How useful was the FWD.us initiative?
By Deepak Chitnis
WASHINGTON, DC: Mark Zuckerberg’s large-scale initiative to galvanize Silicon Valley into backing comprehensive immigration reform has now, for all intents and purposes, died, now that House Republicans are unwilling to vote on the measure this year and President Barack Obama has vowed to take matters into his own hands.
A new article by Politico questions just how useful Zuckerberg’s FWD.us campaign really was in bringing about the immigration overhaul that the US no longer has any hope of seeing in 2014. Zuckerberg enlisted the help of several IT big-shots – which included Yahoo CEO Marissa Mayer, Microsoft co-founder Bill Gates and Netflix CEO Reed Hastings – and poured millions into influencing immigration policy for the tech sector.
Before last year’s Senate vote on the comprehensive immigration reform bill – then known as the “Gang of Eight” legislation inside the Beltway – FWD.us disclosed that it spent $5 million on its lobbying efforts to get the bill passed. Sure enough, the Senate did pass the bill, moving it onto the House of Representatives as the final stage before it landed on Obama’s desk.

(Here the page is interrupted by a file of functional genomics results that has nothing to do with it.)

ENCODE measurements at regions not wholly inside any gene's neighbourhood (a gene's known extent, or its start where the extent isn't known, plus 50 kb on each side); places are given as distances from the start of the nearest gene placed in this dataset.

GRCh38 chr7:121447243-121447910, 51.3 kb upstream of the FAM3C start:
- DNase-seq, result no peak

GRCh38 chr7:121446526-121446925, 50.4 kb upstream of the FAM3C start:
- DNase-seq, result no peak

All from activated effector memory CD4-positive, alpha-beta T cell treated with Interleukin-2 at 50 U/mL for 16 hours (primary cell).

But that final step never happened, as the House completely blocked the bill amidst Republican stone-walling and increasingly partisan politics that gridlocked immigration reform’s chances of passage in 2013. This year, before the bill essentially died last month, FWD. us had spent nearly $800,000 on lobbying efforts, downscaling its work in that realm in order to focus more on public awareness and “popular appeal,” as the article states.
The group’s views on immigration reform do not just pertain to IT and STEM fields, but to all equally. But it’s hard to deny that its main area of interest was the H-1B cap, and getting the US government to allow more high-skilled workers to enter the US.
“Some found the group’s tactics off-putting, even distracting — such as selfies sent to Congress in the name of immigration reform or abrasive attack ads against lawmakers who disagreed,” says the article, adding that “few dismissed its initiative.”
Florida’s Rep. Mario Diaz-Balart, a key Republican in the immigration debate, is quoted as calling the FWD.us advocates among the “most effective” that he ever dealt with, but it was all to no avail at the end of the day.
The tech industry continues to wrestle with how to move forward now that the H-1B cap will not go up anytime soon. In the meantime, the rest of America waits to see what Obama will do with his executive orders on immigration, while the entire world waits to see if comprehensive immigration reform really will happen during his Presidency.